Since January 2011, I’ve been associated with a great start-up company called Change Anything. Their mission is to help people change bad behaviors for the better and improve their life in the process. One of the great things about this company is the theory and research into organizational behavior that supports the website and content.
Disclosure: some of the links in this post are affiliate links that will earn me a commission if you purchase through them. If you do, I absolutely appreciate it and if you have any questions about any of the products or services please contact me!
The website is based on two New York Times best selling books, Influencer: The Power to Change Anything and Change Anything: The New Science of Personal Success. These two books outline decades of research into human behavior and motivation.
To simplify the premise of the books, there are six different factors that influence our behavior. A few are commonly known and seen, but the others are less obvious.
The first factor is personal motivation. This one is the most well known, commonly referred to as willpower or self discipline. Since this one is so well know, we often mistakingly blame it for our failures. But often our failure is due to some of the less well known factors that influence our behavior.
The second factor is personal ability. This deals with knowledge and skills that can be taught and learned that will help an individual defeat a bad behavior.
The third factor is social motivation. Commonly known as peer pressure, this is also a very well known source of influence. The people that we surround ourselves with play a heavy role in our behavior.
The fourth factor is social ability. This is similar to the third. Basically, do we have teachers, mentors, coaches, that have the skills and knowledge that will help us change to teach us, coach us, and hold us accountable to our actions?
The fifth factor is structural motivation. This means are there things in our environment that motivate us to change? This can mean financial or other incentives. It can also mean environmental disincentives to continue in the status quo. It is often the case that fear or loss is actually more motivating that the potential for gain.
The final factor is structural ability. Are there things in our environment that enable or disable us from making the desired change. our cars, our houses, and offices all play a role in our ability to change. For example, my the closer I am to the kitchen when I am working at home, the more likely I am to snack. But the further I am, the less likely I am to snack.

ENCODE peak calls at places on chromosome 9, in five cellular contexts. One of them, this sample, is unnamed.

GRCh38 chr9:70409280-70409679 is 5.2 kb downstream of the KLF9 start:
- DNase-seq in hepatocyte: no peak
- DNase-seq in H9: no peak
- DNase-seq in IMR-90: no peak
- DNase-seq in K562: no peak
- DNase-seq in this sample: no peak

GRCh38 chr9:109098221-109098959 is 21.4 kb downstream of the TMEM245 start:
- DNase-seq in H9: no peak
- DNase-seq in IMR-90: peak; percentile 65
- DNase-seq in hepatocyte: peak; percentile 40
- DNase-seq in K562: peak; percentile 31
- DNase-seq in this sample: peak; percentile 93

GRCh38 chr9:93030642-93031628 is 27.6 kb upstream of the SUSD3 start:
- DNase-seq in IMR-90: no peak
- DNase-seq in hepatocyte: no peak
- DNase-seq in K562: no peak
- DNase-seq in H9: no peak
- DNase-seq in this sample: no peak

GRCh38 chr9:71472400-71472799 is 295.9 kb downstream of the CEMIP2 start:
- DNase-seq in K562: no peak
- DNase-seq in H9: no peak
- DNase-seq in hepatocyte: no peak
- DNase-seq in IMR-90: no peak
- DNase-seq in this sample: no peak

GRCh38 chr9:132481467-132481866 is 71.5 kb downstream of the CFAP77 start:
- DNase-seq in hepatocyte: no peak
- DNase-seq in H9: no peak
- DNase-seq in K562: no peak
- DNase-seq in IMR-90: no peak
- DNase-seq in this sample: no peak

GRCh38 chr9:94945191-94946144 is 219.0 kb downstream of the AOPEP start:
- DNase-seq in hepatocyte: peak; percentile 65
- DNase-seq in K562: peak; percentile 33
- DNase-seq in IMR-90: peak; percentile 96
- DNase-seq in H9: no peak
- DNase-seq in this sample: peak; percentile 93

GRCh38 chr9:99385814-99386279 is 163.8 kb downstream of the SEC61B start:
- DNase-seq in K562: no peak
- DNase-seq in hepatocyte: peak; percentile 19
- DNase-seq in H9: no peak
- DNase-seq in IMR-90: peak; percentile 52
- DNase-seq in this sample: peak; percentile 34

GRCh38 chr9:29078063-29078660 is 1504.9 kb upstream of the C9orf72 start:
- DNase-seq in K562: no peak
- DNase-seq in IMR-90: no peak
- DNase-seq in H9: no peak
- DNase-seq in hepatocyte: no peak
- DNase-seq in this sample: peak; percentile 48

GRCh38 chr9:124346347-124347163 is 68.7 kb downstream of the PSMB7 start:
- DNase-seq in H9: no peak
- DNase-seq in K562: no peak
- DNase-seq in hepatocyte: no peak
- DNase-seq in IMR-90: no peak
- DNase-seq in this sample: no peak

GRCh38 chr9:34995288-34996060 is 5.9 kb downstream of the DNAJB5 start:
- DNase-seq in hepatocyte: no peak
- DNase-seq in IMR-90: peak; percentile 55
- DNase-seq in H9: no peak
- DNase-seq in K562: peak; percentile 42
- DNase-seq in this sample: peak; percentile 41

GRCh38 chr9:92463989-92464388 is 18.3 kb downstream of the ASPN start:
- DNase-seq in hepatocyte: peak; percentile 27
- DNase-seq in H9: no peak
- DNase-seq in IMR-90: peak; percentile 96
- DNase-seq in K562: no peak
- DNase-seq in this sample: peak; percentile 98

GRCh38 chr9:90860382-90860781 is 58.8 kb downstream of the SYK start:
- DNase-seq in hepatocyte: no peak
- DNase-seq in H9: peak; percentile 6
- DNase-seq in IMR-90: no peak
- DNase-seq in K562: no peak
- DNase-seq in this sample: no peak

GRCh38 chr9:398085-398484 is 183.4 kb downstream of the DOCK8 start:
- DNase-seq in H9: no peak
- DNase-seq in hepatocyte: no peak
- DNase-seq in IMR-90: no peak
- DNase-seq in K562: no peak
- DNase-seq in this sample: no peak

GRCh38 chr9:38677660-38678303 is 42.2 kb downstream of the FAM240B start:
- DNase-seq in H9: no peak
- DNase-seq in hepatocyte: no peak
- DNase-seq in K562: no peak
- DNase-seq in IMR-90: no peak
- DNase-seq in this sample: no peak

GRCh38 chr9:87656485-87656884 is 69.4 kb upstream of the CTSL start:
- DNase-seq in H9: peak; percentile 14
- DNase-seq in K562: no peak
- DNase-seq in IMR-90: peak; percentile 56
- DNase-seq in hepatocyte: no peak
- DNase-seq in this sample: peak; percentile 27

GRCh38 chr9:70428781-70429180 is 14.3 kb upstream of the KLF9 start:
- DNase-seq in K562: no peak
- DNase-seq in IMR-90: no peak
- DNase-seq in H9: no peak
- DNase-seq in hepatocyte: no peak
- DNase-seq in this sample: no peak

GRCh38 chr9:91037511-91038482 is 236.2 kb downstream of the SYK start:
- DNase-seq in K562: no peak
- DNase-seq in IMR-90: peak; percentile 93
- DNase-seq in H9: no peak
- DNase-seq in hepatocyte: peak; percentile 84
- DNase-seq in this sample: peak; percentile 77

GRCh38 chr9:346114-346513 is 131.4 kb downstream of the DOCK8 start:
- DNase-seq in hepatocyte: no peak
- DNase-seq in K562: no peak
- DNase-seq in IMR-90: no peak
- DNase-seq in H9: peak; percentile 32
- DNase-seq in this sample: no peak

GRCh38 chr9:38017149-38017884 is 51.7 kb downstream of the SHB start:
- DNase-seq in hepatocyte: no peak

So… what does all this have to do with marketing? Well, the theory behind the two books is that you can use this information to influence the behavior of yourself or influence the behavior of those around you. While I do not advocate using these sources of influence in an underhanded fashion, there are many principles that can be employed in your small business to increase the effectiveness of your marketing efforts and influence the behaviors of your clients/customers.
For example, adding social media tools (Facebook, Twitter, reviews, testimonials, forums, etc) to your website would be a Social Motivation tactic. Using coupons or other incentives is a Structural Motivation tactic, while selling your products on Amazon, eBay, Etsy, or your own ecommerce website would be a Structural Ability tactic.
The key to creating an effective Influencer based marketing plan is to clearly define what behavior you want to influence then carefully formulating a strategy and tactics to carry out that plan.
If you’d like to learn more about the science of influencing behavior, I highly recommend both Influencer: The Power to Change Anything and Change Anything: The New Science of Personal Success. Additionally, you can access the website www.changeanything.com for free and create a marketing influence plan using their service. I also recommend this great entertaining video that provides the basics behind the science.
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